New Brunswick’s opposition Liberals say partisan appointments may have contributed to consumers being overcharged for car insurance in recent years.
Two reports released this week suggest that New Brunswick drivers were overcharged hundreds of millions of dollars on their auto insurance between 2003 and 2008.
On Monday, actuarial expert Paula Elliot presented evidence to the New Brunswick Insurance Board suggesting New Brunswick drivers likely paid $500 million too much for their auto insurance over a five-year period ending in 2008. On Tuesday, the Insurance Board itself released a study that said almost the same thing.
That document showed while auto insurance companies should have made pre-tax profits between 2003 and 2007 of about $165 million in New Brunswick, they actually made $610 million.
It's an excess paid by New Brunswick drivers, and amounts to more than $1,000 per car over a five-year period.
Liberals say the New Brunswick Insurance Board, headed by a Conservative appointee, is to blame.
"When is this government going to stand up in the best interests of those rate payers?" opposition leader Victor Boudreau asked Wednesday.
The Liberals blame the board, which was set up in 2005 to watch over auto insurance companies and headed by Conservative appointee Paul d'Astous, for not properly doing its job.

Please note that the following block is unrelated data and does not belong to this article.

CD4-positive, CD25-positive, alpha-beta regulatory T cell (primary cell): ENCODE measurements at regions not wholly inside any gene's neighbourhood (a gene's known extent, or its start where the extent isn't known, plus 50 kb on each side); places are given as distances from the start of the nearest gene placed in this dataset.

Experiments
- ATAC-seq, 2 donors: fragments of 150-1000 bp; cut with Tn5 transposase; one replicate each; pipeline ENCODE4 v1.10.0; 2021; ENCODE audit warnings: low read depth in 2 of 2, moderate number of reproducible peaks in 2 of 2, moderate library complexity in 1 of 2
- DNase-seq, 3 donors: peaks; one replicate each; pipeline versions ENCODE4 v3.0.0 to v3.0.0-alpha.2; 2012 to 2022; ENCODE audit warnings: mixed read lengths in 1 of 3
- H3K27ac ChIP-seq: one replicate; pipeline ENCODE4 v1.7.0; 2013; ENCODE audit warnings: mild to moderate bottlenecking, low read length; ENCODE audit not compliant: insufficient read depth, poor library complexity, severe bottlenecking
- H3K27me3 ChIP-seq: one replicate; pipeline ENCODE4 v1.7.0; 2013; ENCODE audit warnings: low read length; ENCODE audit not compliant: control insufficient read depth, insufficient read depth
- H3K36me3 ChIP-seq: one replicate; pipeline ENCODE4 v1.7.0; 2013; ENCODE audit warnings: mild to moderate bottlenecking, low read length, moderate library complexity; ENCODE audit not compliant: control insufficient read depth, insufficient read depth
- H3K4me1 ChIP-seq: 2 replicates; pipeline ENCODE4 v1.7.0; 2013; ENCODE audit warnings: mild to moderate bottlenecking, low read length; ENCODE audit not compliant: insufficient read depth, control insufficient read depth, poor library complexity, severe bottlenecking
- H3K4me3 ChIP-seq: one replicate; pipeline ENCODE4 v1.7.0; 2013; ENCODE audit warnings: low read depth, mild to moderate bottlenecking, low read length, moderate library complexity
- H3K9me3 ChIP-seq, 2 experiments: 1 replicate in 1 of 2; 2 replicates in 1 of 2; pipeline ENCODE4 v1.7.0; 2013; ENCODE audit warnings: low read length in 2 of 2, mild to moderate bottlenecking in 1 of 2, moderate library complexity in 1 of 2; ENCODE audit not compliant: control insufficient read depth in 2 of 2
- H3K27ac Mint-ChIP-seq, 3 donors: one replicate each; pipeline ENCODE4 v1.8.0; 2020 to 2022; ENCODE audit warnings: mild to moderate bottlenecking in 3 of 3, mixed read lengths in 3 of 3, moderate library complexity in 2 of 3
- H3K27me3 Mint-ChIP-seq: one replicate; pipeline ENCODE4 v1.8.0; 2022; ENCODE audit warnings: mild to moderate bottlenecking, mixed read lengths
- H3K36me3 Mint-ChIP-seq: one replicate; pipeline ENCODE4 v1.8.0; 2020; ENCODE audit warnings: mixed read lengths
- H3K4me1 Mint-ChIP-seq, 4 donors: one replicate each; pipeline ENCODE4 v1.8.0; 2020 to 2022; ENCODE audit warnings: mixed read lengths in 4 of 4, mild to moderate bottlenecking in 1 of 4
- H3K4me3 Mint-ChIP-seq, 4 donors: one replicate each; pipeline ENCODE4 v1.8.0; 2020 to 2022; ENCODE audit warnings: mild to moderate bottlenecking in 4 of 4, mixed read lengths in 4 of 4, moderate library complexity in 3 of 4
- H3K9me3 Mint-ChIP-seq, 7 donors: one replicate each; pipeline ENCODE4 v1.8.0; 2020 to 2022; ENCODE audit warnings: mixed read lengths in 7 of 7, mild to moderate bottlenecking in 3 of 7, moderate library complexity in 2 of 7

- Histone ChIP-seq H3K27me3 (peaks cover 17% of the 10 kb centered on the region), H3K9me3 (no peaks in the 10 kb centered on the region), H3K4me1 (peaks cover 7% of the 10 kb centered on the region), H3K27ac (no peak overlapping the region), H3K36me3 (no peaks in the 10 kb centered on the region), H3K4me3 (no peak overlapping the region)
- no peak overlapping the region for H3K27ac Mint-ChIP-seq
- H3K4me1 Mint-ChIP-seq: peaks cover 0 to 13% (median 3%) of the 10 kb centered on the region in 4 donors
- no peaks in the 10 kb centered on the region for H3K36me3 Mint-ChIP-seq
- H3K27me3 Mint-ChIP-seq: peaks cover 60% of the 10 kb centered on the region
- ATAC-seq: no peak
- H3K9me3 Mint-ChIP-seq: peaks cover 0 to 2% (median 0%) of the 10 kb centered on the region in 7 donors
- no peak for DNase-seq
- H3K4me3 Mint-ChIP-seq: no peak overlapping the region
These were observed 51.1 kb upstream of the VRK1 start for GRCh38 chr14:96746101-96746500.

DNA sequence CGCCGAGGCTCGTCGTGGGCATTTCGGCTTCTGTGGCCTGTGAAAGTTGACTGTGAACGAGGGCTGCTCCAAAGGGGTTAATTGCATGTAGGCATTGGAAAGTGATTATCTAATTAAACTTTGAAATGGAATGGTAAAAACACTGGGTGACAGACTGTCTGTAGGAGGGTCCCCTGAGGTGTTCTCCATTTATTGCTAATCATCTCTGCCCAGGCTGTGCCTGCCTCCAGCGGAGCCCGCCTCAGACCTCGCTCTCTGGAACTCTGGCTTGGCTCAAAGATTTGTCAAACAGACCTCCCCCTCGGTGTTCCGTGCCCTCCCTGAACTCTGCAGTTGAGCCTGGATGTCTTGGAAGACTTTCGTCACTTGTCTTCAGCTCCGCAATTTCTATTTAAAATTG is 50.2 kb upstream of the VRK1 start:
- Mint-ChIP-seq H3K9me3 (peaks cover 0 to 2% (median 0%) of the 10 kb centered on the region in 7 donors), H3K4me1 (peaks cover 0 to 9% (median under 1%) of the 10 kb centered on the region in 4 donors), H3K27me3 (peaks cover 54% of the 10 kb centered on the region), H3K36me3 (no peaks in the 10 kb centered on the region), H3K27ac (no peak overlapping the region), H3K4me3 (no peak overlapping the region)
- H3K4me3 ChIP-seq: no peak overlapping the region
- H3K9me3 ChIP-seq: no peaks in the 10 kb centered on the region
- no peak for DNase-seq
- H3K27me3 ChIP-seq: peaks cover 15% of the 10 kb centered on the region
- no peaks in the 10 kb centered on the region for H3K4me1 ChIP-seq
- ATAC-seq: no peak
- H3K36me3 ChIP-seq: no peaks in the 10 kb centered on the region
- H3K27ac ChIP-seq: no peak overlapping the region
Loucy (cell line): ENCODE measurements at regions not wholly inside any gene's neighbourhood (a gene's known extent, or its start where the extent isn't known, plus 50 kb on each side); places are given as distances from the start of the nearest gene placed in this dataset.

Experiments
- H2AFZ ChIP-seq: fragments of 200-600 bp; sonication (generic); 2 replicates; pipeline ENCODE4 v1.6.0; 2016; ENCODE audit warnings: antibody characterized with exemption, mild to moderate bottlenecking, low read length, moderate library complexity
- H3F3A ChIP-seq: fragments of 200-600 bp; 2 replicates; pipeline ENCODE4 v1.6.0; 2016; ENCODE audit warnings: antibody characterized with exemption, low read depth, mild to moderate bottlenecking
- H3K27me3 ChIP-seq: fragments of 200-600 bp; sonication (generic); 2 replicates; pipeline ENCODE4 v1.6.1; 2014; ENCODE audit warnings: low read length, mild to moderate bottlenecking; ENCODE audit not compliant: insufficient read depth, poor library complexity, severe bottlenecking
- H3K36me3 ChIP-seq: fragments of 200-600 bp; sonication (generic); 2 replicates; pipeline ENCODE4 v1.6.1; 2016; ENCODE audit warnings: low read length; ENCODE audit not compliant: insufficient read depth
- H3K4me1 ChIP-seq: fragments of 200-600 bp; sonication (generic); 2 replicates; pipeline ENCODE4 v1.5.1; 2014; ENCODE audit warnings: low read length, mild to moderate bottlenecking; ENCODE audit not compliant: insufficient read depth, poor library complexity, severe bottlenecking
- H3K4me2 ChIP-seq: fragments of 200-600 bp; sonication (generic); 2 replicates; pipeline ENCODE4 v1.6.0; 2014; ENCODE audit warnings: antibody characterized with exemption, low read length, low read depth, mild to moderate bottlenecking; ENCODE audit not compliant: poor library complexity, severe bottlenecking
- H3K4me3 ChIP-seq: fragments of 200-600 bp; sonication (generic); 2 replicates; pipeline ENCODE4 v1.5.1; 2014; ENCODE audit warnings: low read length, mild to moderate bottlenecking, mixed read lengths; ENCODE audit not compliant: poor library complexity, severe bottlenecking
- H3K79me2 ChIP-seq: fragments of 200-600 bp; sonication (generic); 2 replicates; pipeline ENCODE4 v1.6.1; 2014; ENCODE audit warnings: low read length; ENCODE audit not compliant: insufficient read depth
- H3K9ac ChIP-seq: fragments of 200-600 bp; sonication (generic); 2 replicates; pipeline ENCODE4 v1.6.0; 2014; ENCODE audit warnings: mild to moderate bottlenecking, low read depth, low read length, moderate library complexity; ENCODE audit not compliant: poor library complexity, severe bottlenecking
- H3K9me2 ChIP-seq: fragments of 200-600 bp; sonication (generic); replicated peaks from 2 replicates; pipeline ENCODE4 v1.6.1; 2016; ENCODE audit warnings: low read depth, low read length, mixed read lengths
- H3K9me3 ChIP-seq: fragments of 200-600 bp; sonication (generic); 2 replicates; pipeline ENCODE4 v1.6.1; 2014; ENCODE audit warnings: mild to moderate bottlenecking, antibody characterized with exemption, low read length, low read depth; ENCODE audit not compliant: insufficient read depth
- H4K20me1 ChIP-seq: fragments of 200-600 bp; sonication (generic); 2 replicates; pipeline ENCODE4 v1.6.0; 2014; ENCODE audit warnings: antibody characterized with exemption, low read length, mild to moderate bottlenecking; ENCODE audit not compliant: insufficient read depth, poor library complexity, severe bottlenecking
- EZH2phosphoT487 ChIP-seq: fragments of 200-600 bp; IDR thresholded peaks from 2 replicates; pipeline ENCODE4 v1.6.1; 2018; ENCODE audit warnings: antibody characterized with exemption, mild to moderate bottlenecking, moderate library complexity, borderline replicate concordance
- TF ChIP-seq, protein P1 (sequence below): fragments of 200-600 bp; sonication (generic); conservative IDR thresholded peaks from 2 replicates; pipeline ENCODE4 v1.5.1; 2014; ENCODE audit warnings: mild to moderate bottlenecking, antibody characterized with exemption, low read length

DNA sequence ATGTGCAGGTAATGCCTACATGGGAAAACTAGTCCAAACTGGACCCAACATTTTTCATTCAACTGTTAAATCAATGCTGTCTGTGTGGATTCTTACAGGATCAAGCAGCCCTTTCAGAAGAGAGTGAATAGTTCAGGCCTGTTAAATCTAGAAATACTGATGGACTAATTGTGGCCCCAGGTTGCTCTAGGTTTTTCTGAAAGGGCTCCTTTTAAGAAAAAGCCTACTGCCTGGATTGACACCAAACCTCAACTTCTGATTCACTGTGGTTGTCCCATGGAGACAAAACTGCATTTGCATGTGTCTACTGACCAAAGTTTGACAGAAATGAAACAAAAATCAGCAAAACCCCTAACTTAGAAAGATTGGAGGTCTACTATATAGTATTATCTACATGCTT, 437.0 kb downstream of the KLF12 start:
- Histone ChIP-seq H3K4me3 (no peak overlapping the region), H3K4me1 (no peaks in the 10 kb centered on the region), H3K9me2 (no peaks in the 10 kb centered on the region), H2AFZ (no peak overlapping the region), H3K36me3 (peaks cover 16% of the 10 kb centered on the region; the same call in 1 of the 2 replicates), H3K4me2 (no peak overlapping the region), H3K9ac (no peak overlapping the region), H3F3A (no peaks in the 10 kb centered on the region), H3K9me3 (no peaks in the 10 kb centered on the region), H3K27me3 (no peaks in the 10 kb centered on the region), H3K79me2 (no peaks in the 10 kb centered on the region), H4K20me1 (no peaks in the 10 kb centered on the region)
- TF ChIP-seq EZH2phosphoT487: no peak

On Wednesday, opposition Liberals demanded the Alward government make changes to the board, after its credibility was questioned by the highest court in the province.
The New Brunswick Court of Appeal ordered the 2010 rate application by Dominion of Canada General Insurance be reheard, and banned the members of the New Brunswick Insurance Board who were at the original hearing from taking part.
"They said the Insurance Board, led by a faithful Tory appointee, didn't do its job," Boudreau said. "They even ordered him not to be part of the rate hearing this past Monday because his involvement was so problematic."
Conservatives say that while d'Astous was appointed to chair the board when it was created, over half the board's members are old Liberal appointees.
The board's website lists members including former Liberal MP Maurice Harquail, former Liberal MLA Al Kavanaugh, and Liberal insider Jean Guy Richard.
Justice Minister Marie-Claude Blais said she will consider changes to the N.B. Insurance Board, but only after Dominion's rate application is decided for the second time.
While the court ruling said the board made a mess of the initial hearing, it doesn't cite d'Astous's partisan ties.
"I didn't want to go in the House and throw names around," Blais said, "but there are people really close to the Liberal party within that board so let's be honest here."